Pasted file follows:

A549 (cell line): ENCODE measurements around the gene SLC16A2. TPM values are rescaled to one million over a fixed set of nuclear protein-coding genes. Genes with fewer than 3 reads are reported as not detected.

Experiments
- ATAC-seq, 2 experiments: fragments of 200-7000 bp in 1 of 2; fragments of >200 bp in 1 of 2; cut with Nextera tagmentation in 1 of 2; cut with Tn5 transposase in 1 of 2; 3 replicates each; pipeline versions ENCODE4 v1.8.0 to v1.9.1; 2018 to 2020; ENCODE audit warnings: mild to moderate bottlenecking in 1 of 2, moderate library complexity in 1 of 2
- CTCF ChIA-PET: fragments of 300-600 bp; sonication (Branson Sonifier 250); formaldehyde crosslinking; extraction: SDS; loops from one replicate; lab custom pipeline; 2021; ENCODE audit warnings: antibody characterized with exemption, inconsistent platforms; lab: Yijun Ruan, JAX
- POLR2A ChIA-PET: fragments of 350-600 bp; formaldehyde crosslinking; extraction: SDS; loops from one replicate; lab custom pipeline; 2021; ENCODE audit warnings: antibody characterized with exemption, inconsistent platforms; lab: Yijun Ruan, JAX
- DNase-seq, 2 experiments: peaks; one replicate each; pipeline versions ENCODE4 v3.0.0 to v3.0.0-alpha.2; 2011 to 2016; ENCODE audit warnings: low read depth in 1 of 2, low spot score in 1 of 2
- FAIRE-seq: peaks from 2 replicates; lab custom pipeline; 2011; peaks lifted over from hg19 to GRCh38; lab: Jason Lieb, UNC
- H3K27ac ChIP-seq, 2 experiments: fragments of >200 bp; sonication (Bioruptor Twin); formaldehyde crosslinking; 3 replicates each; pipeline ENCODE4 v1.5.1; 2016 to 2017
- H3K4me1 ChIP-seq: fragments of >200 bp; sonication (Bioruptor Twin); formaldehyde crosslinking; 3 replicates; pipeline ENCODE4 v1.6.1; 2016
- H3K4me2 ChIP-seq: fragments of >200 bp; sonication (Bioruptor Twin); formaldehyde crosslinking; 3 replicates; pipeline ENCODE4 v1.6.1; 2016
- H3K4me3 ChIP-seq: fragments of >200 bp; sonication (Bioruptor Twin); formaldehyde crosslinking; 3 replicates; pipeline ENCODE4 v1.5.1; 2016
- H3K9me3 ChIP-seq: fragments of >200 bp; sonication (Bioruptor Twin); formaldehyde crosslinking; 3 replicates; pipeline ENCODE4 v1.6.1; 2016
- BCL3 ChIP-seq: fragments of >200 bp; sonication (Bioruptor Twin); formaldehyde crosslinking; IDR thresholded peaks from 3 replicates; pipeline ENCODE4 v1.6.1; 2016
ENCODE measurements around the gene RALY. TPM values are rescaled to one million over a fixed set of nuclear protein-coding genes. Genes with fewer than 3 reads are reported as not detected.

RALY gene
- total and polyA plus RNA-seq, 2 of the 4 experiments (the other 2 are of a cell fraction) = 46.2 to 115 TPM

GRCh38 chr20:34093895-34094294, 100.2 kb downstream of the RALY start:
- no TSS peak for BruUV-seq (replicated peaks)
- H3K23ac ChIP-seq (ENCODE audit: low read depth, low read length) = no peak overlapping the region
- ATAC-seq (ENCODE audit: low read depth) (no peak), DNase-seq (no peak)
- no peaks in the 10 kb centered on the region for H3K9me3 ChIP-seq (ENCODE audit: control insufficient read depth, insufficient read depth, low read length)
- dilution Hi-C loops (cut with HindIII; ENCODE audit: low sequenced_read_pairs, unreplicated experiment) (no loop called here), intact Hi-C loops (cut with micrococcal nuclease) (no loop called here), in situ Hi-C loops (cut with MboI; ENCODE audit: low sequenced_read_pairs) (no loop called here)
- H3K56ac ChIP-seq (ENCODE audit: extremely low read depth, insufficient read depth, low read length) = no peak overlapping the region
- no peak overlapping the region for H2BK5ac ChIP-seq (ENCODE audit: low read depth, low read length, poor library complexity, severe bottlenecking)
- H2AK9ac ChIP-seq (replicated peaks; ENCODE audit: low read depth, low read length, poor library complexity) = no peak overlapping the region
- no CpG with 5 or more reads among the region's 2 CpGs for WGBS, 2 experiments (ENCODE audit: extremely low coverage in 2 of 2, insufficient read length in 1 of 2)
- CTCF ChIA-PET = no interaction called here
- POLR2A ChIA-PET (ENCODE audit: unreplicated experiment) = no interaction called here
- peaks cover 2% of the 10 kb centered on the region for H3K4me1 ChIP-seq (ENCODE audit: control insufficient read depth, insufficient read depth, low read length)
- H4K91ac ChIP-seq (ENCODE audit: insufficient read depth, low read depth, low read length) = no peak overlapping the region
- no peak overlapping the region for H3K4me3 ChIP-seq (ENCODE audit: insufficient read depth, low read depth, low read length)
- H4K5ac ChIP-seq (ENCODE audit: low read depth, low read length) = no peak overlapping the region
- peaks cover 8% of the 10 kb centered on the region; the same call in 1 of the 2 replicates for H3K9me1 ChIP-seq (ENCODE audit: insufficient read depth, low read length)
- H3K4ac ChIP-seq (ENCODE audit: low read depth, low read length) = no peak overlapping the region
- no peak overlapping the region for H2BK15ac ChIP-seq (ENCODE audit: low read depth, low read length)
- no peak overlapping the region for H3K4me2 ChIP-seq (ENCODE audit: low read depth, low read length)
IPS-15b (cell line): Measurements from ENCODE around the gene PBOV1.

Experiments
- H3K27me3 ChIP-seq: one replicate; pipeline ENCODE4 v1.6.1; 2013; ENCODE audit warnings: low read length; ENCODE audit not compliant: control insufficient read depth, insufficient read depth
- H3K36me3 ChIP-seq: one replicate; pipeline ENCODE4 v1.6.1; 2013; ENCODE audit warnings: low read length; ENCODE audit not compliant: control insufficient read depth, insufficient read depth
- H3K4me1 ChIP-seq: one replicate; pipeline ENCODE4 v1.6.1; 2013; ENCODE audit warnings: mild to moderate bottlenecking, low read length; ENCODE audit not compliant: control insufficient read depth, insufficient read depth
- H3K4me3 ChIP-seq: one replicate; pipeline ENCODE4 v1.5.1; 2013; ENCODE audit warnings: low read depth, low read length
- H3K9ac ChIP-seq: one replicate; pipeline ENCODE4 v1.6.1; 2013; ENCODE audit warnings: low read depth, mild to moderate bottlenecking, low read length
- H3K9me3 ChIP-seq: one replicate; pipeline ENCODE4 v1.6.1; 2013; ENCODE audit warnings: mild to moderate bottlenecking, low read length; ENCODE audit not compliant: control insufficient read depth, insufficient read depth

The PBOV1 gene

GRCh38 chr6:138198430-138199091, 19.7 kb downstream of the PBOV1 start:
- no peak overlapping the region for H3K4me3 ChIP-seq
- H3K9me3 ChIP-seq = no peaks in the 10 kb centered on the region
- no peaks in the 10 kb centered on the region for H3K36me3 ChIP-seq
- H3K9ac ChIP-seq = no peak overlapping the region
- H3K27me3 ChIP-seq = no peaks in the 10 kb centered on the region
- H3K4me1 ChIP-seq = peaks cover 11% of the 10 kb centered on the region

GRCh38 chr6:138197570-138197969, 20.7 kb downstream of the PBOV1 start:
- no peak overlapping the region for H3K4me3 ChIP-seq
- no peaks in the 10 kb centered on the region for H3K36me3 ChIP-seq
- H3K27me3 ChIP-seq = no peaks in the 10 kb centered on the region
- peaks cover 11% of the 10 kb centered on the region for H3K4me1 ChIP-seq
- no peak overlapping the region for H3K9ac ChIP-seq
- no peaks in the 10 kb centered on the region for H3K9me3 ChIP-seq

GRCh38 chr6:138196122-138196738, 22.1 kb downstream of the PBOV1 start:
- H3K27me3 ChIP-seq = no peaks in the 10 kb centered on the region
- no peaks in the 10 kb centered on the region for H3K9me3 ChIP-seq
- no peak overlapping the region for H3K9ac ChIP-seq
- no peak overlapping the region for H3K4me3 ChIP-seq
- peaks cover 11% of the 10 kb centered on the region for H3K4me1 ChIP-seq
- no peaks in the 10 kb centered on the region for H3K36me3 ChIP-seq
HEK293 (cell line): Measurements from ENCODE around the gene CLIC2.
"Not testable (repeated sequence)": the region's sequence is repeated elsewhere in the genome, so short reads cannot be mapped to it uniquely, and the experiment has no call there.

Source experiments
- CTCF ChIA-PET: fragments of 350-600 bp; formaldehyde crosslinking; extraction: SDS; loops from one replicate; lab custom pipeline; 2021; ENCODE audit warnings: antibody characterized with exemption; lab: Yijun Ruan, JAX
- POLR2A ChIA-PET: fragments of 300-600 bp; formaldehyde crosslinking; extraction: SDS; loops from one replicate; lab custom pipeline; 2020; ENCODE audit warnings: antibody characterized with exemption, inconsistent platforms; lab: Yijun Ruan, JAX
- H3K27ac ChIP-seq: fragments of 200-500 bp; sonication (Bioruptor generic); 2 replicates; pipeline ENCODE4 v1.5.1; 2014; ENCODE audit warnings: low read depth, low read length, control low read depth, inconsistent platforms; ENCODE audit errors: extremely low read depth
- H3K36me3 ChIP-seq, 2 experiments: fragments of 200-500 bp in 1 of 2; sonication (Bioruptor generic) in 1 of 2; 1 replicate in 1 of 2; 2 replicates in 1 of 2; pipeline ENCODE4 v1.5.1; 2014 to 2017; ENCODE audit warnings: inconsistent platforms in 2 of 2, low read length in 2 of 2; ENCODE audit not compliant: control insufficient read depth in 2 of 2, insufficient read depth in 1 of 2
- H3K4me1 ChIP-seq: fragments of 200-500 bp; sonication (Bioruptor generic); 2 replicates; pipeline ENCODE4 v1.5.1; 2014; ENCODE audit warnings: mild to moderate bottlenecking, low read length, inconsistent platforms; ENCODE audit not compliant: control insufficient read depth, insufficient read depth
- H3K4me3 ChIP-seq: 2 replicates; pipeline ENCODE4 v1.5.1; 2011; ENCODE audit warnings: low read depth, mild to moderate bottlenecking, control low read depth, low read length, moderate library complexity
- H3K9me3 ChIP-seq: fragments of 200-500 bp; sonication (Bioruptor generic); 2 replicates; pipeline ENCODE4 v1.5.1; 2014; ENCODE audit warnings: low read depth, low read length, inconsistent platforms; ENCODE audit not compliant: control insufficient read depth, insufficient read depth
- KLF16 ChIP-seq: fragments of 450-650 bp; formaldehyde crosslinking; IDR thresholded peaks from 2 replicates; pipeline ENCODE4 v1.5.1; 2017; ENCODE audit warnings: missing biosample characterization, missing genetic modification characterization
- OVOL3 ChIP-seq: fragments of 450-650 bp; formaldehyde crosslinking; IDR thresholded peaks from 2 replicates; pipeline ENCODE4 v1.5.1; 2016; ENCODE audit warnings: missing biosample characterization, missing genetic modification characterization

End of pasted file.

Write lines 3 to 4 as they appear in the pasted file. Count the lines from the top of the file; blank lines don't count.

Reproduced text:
- ATAC-seq, 2 experiments: fragments of 200-7000 bp in 1 of 2; fragments of >200 bp in 1 of 2; cut with Nextera tagmentation in 1 of 2; cut with Tn5 transposase in 1 of 2; 3 replicates each; pipeline versions ENCODE4 v1.8.0 to v1.9.1; 2018 to 2020; ENCODE audit warnings: mild to moderate bottlenecking in 1 of 2, moderate library complexity in 1 of 2
- CTCF ChIA-PET: fragments of 300-600 bp; sonication (Branson Sonifier 250); formaldehyde crosslinking; extraction: SDS; loops from one replicate; lab custom pipeline; 2021; ENCODE audit warnings: antibody characterized with exemption, inconsistent platforms; lab: Yijun Ruan, JAX